Beliefs on Child Birth
Beliefs on child birth, labor and delivery process, often affect the outcome of the process and how the woman may anticipate the delivery or remember it for years to come.
Belief systems will often impact much of our daily lives without even knowing it. What we believe and why can make an impact on the decisions we make, the medical care we seek and how we relate to the people around us.
In a study that was published in Birth September 2001 researchers found that perceptions about the birth process in college students was based on misinformation and poor awareness of the process.
The doctors theorized that teaching students in high school about childbirth practices and procedures would decrease their anxiety and increase the feelings of control that women have over the experience.
Beliefs on child birth will vary from culture to culture. Its important for the practitioner to be aware of the beliefs and practices of a family or culture before the woman enters into the labor and delivery process. Knowledge about those beliefs and incorporation of them into the process will help the woman to experience labor and delivery with less anxiety and concern thus making for a more positive experience.
For instance in the Chinese culture the spouse is not usually present during the delivery but it is the role of the father to give the baby its first bath. During a mothers first delivery the mother of the expectant mother is present but in subsequent births the mother is expected to do it alone.
Other special considerations when going through the labor and delivery process with a woman of Chinese descent is that during labor crying out is believed to attract evil spirits to the baby and that squatting is the ideal position for birth. The belief is that by lying down the baby has no energy to come out. Just prior to cutting the umbilical cord a necklace must be placed around the babys neck to tie the babys life to the necklace and not the cord.
In the postpartum time period the woman will stay in doors for at least 30 days. This period is called the sitting period and can actually last for up to 3 months. Because of the blood lost during the birth this is considered a cold condition and hot foods are required to rebuild the body. These foods should include hot water, tea, ginger, pigs feet and high protein meals. The woman should avoid cold conditions such as air conditioning, showering, washing hair or open windows and drafts.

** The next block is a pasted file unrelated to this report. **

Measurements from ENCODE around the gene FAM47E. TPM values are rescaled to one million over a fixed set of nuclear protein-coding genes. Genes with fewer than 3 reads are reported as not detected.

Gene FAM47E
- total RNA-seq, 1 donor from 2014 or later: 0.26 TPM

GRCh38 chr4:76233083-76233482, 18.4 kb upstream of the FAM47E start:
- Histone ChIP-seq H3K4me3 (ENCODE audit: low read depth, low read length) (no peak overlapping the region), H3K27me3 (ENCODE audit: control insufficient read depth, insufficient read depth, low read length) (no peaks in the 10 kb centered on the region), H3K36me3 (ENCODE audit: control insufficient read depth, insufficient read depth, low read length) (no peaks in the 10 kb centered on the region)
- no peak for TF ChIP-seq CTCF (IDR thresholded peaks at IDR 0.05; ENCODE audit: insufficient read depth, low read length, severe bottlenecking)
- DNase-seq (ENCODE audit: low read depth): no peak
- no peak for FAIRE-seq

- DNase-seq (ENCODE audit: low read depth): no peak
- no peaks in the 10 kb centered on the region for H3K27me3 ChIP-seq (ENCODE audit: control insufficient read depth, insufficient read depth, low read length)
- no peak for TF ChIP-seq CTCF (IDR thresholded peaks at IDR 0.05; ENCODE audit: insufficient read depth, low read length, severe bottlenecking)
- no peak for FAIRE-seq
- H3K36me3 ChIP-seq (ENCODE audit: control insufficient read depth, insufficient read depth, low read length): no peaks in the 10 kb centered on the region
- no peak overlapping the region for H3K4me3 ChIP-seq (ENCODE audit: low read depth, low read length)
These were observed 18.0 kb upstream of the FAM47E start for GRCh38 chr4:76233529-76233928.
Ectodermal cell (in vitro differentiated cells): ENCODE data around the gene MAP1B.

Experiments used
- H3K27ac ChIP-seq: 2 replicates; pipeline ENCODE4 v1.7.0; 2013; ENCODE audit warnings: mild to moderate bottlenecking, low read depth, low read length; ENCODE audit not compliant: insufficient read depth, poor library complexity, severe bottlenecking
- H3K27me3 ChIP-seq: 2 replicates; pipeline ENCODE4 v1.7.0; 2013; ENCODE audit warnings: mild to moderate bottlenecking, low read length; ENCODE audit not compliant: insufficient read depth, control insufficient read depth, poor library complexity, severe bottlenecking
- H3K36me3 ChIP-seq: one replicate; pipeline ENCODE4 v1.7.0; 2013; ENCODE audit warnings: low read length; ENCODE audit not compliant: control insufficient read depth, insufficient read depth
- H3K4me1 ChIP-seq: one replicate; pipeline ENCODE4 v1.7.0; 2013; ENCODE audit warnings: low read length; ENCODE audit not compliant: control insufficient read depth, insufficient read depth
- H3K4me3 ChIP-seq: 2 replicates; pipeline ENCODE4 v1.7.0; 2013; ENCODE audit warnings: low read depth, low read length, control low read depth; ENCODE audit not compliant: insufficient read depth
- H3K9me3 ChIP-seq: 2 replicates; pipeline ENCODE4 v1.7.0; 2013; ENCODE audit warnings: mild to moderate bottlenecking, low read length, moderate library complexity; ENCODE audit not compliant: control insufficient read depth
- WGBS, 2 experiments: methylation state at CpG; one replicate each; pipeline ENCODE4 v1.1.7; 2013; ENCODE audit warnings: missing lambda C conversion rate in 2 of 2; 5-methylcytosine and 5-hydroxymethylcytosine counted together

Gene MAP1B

In the US the history of Midwifery speaks to the beliefs on child birth that woman have held. In Colonial America only women attended to women and because of the better food and conditions their were better outcomes in America than there were in England.
During the period between 1750 and 1850 the development of hospitals came into their own. There were two types of hospitals voluntary and public. During this time period the first medical schools were developed.
Jump forward to the late 1800s and families were less self-sufficient and scientific discovery led to an increased public acceptance of medicine. This began the turn of events that brought women from relying on other women for labor, delivery and medical care to a large acceptance of more modern medical practices.
Still by 1900 less than 5% of women gave birth in hospitals. After this period though more woman were attracted to giving birth at hospitals because they could offer a painless birth that wasnt available at home.
By 1935 37% of births happened at hospitals but the birth injury rate jumped from 40% to 50% because women either didnt receive prenatal care of excessive intervention took place during birth.
The growth of medicine progressed to the place where women grew to believe that all births should happen in the hospital, birth can and should be painless and breast feeding lost its rightful place as the best nutrition for the baby when bottles and formula introduced a new found convenience.
The beliefs on child birth that were once held were now being challenged by feminists, advances in medicine and societal pressure. Each woman was encouraged to develop her own system and beliefs as long as they didnt interfere with the health and well-being of the child.
In a study published about the beliefs on child birth in Thailand found that women in the Thai culture had beliefs that aimed to preserve the life and well-being of the new mother and baby. Womens social backgrounds were an influence in the beliefs and practices much like it is anywhere in the world.
Understanding that there are different beliefs on child birth in different cultures and that there are many different cultures who reside side by side in countries who welcome immigration will help physicians, hospitals, nurses and practitioners to recognize the different factors that will help prevent misunderstandings and encourage a positive birth experience for all women.
During both the conception process and throughout pregnancy it is important that hopeful moms maintain their physical well-being and as well as their psychological health.
This broad field of women’s health includes psychological issues surrounding mood, stress and relaxation, as well as physical areas such as infertility, nutrition, morning sickness, labor and delivery and more.
At Native Remedies you will find a comprehensive set of herbal remedies to help you manage conception, pregnancy and childbirth – naturally and safely.
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